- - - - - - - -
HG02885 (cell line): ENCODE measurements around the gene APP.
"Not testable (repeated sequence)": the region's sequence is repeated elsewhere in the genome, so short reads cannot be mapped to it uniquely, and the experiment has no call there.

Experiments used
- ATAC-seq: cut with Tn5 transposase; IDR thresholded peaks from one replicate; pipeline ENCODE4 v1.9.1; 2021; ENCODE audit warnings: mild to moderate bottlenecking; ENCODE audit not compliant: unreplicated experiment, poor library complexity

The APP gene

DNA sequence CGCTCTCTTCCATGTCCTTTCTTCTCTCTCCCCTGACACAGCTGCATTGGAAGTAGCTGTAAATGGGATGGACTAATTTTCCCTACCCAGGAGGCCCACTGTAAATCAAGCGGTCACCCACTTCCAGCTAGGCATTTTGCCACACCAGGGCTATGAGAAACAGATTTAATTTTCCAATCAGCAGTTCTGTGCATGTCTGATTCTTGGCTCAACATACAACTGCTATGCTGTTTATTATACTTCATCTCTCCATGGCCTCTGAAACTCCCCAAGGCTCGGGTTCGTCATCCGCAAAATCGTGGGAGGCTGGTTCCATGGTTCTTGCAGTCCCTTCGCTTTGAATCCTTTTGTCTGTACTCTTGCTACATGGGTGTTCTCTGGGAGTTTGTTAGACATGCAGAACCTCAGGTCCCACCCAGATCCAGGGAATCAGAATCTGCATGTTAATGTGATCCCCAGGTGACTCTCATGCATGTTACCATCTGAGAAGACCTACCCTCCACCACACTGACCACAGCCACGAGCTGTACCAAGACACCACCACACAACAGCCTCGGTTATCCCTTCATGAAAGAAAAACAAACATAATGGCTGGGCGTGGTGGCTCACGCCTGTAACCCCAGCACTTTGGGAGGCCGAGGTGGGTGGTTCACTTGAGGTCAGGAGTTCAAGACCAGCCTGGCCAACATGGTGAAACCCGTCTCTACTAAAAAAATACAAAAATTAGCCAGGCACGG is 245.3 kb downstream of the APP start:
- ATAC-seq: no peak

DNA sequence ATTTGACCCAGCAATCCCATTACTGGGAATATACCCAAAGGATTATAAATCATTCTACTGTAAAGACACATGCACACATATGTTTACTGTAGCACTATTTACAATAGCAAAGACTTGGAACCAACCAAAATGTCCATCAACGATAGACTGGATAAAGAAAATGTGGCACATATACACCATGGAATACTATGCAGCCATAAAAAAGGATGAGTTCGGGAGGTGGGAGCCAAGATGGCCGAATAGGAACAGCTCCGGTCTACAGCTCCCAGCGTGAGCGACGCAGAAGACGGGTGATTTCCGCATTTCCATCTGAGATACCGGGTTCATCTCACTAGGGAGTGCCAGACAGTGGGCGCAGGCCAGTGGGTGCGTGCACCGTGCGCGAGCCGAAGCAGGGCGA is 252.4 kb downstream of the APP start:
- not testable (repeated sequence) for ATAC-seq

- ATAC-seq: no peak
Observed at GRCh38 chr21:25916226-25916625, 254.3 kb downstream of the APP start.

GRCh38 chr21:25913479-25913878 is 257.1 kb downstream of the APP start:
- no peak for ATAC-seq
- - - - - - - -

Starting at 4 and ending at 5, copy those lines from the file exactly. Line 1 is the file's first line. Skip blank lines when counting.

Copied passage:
- ATAC-seq: cut with Tn5 transposase; IDR thresholded peaks from one replicate; pipeline ENCODE4 v1.9.1; 2021; ENCODE audit warnings: mild to moderate bottlenecking; ENCODE audit not compliant: unreplicated experiment, poor library complexity

The APP gene